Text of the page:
Zagreb, up next, was the best city on my itinerary for bookstores, having about ten antiquarian dealers. I was able to fill many of the gaps in our collection of works by Croatian, Montenegrin, and Serbian authors connected with the IWP, and found one dealer, Jesinski i Turk, which will be able to search and ship additional titles in the future. I met extensively with Miloš Ɖurdević, the most recent of the Croatians in the IWP; through him, I also met the ingoing and outgoing presidents of the Croatian Writers’ Society, who expressed interest in establishing relationships with the University of Iowa and its literary programs.

I also met with several individuals involved in the book arts and the visual arts in Croatia. Darko Simičić, former archivist of the Museum of Contemporary Art, arranged a tour of that museum’s library, where I met several curators and the head of the Documentation and Information Department, Jadranka Vinterhalter. The museum staff was familiar with, and enthusiastic about our International Dada Archive and our Alternative Traditions in the Contemporary Arts collection; we exchanged publications and discussed possible collaborations, especially with regard to digitization. As it happened, on my last evening in Zagreb I was able to attend the opening of an exhibition at the museum on digitization and contemporary art in Central Europe; I met several of the exhibited artists who considered Iowa’s holdings of their works to be extremely significant; they mentioned the possibility of sending additional work for our collection. In addition, I met Dražen Dabić, a publisher of fine press books and a collector and dealer specializing in ex-Yugoslav avant-garde publications. He donated one of his illustrated poetry editions.

From 18 through 21 April I was in Ljubljana. This coincided with a book festival during which virtually all of Slovenia’s publishers were offering their current editions at a considerable discount. This allowed me to obtain practically all in-print publications by Slovenian IWP participants at a discount ranging from 20 to 50 percent—a considerable saving in a Eurozone country with quite high book prices.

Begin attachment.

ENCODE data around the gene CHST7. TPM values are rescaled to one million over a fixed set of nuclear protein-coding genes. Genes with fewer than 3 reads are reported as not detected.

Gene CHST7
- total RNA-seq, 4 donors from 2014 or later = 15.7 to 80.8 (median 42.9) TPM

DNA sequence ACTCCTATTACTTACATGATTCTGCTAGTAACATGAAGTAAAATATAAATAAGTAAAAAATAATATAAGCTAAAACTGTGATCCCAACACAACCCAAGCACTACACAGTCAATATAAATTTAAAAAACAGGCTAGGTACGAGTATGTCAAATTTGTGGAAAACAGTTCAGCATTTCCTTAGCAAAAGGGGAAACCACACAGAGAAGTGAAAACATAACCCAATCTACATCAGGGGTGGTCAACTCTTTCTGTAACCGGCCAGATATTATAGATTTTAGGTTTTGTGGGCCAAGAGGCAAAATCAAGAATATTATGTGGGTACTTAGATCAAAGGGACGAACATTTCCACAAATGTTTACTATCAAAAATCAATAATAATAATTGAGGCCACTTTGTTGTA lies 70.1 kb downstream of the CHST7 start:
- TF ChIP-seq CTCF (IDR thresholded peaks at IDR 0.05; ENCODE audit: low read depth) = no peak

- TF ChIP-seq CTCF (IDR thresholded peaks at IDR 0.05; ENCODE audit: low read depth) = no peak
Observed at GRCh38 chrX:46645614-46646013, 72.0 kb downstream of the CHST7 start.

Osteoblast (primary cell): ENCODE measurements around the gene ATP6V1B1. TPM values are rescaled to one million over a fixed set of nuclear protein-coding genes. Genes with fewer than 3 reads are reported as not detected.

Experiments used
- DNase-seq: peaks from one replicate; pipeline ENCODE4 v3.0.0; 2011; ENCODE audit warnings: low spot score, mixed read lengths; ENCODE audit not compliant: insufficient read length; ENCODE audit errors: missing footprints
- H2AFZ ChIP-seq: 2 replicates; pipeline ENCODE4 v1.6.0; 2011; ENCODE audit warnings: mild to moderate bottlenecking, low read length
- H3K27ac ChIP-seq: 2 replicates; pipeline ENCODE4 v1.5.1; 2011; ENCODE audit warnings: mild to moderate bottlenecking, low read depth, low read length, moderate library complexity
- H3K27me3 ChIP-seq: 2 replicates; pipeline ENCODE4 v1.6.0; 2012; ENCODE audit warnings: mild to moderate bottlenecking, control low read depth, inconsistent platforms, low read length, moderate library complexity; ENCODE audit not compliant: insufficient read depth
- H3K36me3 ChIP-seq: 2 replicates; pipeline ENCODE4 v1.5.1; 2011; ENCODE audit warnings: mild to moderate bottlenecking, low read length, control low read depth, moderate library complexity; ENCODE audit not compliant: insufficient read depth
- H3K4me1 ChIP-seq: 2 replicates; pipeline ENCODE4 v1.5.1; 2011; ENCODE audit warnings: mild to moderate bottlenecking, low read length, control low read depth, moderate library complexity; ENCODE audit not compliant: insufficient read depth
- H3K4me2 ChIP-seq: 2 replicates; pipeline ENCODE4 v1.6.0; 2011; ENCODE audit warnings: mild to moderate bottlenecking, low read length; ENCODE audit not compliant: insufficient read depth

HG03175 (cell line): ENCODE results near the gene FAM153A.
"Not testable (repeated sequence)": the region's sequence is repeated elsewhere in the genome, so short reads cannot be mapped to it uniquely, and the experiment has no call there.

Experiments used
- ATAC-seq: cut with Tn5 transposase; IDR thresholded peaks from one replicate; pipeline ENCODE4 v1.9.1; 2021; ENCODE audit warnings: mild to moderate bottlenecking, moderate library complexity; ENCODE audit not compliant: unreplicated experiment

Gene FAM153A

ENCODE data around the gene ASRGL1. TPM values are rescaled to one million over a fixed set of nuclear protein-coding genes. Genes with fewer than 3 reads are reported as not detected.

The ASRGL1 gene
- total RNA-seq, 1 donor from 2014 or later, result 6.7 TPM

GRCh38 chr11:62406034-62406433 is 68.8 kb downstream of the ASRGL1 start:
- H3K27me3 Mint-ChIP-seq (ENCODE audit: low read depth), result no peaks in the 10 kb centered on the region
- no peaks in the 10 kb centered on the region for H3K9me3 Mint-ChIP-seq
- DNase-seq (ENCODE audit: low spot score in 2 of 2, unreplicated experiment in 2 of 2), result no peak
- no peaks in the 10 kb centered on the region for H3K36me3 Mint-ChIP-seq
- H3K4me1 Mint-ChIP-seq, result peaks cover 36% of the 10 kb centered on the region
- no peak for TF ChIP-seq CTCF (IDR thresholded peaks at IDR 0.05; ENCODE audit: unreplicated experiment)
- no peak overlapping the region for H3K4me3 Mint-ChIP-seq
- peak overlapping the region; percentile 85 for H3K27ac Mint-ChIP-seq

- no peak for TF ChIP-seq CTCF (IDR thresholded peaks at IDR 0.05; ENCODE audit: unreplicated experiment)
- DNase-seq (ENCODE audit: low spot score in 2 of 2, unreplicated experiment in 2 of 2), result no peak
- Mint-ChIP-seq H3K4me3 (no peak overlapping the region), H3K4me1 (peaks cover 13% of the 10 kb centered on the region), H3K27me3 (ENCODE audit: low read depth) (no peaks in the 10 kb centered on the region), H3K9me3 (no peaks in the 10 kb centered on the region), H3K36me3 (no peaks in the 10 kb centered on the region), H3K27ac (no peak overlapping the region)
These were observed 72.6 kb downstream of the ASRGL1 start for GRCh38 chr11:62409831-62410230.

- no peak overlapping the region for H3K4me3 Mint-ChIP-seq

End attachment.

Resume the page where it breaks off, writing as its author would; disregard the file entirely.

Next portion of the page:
I met several times with Tomaž Šalamun, one of l Europe’s most prominent poets and a 1971/72 IWP participant (with whom, as it happened, I had shared an office in EPB during my first year in Iowa). He assisted me in finding a large number of his published volumes, several of which he donated. Another significant batch of donated books was waiting for me upon arrival at my hotel; these were kindly left by the Macedonian poet Lidija Dimkovska, now living in Ljubljana, just before she left for a reading in Graz.

The antiquarian book situation was less favorable than in the other cities; the four stores held very few of the items I was seeking. The bookstore of the Gallery of Modern Art, on the other hand, provided a number of important publications on Dada and the interwar avant-garde that were quite relevant to Iowa’s programs. Since there were no reasonable options in Zagreb or Ljubljana for shipping, I carried the 100 books acquired in those two cities to Vienna by train.

This was the third major trip I have been able to take on behalf of the library using the funds provided by International Programs (including Hungary, Romania, and Moldova in 2008 and Poland in 2009), in addition to a two-day side trip to Slovakia in 2011. In every case, the relationships established have continued to benefit the libraries and the University at large, and the books acquired during these trips have significantly enhanced our support of Iowa’s various international programs.